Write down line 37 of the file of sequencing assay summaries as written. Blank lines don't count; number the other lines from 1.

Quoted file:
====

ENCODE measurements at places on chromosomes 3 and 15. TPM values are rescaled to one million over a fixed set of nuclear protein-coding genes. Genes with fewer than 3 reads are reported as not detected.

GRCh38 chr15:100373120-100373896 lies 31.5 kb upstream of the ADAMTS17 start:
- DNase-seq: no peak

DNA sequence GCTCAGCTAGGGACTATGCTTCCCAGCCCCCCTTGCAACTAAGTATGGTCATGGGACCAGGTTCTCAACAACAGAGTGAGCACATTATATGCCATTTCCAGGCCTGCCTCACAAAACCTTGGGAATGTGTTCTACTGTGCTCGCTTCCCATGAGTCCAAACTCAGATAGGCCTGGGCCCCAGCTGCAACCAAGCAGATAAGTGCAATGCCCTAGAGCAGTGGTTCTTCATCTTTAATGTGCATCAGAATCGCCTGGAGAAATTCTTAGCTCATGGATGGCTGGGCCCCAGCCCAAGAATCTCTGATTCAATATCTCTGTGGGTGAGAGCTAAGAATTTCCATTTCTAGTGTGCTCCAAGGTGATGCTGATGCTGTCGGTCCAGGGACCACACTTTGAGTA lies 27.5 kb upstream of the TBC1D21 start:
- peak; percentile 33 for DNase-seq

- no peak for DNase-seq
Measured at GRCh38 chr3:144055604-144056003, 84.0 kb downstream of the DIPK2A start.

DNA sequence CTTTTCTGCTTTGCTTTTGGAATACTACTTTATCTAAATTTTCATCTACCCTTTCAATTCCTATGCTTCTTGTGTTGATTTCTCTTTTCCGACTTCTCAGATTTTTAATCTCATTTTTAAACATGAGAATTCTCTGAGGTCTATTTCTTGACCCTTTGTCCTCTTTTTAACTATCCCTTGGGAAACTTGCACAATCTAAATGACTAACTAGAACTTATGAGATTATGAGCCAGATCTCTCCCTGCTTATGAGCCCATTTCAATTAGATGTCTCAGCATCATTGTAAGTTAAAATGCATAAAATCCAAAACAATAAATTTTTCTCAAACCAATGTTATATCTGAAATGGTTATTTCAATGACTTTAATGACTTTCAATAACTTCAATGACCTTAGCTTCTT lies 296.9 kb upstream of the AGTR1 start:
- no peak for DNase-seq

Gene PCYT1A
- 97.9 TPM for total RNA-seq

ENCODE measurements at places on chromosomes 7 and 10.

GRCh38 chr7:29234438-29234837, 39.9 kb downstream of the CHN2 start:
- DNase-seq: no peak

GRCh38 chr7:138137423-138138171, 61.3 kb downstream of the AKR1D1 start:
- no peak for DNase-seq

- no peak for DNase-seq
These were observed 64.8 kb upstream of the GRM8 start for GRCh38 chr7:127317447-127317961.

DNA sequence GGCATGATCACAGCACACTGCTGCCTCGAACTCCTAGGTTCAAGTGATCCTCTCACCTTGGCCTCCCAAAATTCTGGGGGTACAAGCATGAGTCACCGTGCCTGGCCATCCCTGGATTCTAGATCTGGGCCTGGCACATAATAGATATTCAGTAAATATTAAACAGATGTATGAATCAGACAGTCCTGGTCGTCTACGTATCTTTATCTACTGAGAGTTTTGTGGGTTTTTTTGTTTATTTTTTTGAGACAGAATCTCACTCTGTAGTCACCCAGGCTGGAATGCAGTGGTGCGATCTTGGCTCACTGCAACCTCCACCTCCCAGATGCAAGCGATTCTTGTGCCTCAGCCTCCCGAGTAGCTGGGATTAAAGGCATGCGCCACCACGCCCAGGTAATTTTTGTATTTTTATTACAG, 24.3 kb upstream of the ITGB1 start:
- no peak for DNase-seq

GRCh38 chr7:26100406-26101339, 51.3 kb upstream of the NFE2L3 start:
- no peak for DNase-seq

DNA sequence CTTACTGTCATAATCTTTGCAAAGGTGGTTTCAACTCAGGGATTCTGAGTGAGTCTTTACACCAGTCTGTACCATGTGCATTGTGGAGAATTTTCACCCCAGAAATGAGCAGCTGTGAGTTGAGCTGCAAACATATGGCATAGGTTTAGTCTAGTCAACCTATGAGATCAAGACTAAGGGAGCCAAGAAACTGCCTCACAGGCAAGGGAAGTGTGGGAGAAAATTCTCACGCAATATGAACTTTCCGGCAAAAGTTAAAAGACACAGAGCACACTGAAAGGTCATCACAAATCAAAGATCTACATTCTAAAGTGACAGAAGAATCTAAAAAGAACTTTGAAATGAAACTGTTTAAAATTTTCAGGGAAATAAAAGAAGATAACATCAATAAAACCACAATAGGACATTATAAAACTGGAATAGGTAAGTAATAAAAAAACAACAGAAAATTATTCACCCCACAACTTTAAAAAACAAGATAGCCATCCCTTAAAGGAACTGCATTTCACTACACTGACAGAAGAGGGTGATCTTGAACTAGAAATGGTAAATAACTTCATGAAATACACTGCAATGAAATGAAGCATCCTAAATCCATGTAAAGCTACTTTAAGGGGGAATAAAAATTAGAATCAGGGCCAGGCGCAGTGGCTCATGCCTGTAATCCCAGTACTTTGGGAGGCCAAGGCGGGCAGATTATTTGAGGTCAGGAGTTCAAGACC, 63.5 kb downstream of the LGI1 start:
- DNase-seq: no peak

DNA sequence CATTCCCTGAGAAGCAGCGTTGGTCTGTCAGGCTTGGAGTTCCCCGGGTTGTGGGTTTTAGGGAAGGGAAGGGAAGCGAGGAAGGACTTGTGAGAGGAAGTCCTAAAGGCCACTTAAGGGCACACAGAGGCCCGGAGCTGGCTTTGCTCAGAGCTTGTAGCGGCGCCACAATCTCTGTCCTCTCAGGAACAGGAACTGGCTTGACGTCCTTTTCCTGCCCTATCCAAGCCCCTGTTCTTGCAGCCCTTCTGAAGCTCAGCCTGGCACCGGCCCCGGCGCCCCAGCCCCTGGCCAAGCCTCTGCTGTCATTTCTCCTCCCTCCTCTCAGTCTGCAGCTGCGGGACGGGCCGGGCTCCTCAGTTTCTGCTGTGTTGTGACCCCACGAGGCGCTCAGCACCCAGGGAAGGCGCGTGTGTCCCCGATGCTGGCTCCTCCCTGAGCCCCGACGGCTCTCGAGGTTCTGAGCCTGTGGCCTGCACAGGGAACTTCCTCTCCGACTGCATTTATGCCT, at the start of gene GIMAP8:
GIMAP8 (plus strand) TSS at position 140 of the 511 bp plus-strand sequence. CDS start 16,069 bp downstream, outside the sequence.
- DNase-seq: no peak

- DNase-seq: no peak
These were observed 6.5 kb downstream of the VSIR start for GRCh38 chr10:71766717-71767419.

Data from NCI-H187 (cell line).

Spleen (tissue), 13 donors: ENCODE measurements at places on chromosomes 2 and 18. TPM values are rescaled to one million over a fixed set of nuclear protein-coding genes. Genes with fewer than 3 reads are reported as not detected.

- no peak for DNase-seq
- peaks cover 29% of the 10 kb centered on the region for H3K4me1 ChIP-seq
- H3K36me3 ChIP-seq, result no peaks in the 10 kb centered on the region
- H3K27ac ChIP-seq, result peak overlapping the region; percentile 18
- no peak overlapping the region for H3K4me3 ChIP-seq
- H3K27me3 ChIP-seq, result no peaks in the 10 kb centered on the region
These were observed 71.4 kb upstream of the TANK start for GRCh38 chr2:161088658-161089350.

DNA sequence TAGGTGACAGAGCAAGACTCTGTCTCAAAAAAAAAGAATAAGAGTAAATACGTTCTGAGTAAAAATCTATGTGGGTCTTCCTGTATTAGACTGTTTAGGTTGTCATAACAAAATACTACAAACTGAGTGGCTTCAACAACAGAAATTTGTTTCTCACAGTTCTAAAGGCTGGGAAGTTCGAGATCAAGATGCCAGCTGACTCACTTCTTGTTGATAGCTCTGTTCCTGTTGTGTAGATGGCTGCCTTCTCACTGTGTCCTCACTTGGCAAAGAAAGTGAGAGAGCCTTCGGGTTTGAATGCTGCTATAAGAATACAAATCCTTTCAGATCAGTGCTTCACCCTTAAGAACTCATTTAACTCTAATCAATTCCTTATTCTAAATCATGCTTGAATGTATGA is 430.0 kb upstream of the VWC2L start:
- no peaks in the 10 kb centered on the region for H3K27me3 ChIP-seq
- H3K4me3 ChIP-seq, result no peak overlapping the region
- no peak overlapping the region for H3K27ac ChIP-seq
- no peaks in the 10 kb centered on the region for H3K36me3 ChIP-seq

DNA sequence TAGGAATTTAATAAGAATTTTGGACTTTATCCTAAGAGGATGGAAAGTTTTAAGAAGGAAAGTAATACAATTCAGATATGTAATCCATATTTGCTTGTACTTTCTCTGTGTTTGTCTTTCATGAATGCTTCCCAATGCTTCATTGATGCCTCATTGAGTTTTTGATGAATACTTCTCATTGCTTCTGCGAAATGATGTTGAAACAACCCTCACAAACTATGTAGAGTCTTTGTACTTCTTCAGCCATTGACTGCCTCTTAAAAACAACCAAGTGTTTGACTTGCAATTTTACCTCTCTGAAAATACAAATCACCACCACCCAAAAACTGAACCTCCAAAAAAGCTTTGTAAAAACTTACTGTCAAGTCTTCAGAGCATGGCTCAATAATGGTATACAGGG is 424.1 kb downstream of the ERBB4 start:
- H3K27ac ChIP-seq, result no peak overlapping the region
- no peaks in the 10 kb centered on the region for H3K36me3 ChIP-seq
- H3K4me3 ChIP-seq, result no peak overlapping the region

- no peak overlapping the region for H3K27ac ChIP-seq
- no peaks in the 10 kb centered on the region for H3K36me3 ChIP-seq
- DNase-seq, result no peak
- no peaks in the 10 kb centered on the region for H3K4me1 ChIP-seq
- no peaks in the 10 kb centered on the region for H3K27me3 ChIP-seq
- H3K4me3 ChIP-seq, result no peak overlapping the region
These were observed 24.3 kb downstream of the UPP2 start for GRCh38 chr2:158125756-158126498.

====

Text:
- H3K27me3 ChIP-seq, result no peaks in the 10 kb centered on the region